Back before computer games were indistinguishable from actual armed warfare, there was a thinkers’ game called “SimCity.” The object was to build your own thriving metropolis; as your city’s god, you could control the topography, the culture, the climate, the economy, the infrastructure, and the placement of buildings and businesses.
It was a fun little exercise in urban development, even though I mostly endeavored to see how fast I could make my little city implode by forcing it to endure the harshest and most outlandish of conditions, playing cavalierly with my citizens’ lives with my willy-nilly master plan.
I often wonder if the Powers That Be are playing “SimCity” right here in Norwich, but that would suggest higher, intelligent minds at work. Comprehensive master plan? Please. The more that I see happen in terms of “development,” the more I’m convinced there is no plan at all.
Case in point: Thursday’s headline, “Developers eye Cortland Street properties.” Let me start out by saying I’m not one to look the proverbial gift horse in the mouth. The fact that any developer is looking anywhere near Norwich is a good, good thing. But in terms of planning – looking at what the city needs, and where – this is another accident waiting to happen.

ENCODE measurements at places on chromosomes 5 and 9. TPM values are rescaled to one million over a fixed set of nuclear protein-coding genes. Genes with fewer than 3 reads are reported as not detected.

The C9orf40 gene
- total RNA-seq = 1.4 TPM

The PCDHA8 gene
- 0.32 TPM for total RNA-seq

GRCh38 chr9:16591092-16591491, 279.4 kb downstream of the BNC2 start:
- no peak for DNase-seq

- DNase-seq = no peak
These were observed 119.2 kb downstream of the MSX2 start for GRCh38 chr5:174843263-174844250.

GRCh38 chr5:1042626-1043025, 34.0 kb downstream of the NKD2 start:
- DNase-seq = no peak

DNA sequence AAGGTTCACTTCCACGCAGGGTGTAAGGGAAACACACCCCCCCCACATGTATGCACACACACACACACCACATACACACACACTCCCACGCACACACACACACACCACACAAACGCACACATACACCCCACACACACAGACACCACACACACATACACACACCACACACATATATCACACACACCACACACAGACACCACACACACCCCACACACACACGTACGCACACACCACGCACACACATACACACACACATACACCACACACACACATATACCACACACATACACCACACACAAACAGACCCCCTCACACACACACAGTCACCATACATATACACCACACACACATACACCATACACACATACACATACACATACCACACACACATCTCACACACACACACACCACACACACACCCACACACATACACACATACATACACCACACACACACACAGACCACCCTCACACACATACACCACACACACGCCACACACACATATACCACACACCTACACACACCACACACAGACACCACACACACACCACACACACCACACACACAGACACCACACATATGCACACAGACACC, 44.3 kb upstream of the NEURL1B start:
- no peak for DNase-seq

It saddens me, again, that we’ve become so needy for “economic development” that we’re willing to prostrate ourselves for anyone who waves a wad of cash around. Is our situation really so bleak that we’d advocate people selling their homes and businesses in favor of another drug store at a prime intersection that already has two?
Walgreen’s. There, I said it. No, it’s not official by any means. And it’s purely speculation on my part, let me be clear. But my money is on Walgreen’s being the unnamed tenant the developer seeks to site on the Cortland Street parcels.
Situating a Walgreen’s where Gary Bilow’s service station now stands would, of course, pit it directly opposite our dueling Rite Aids – making that main intersection 3 for 4 in the drug store trade. Yep, there’s a sterling example of urban planning...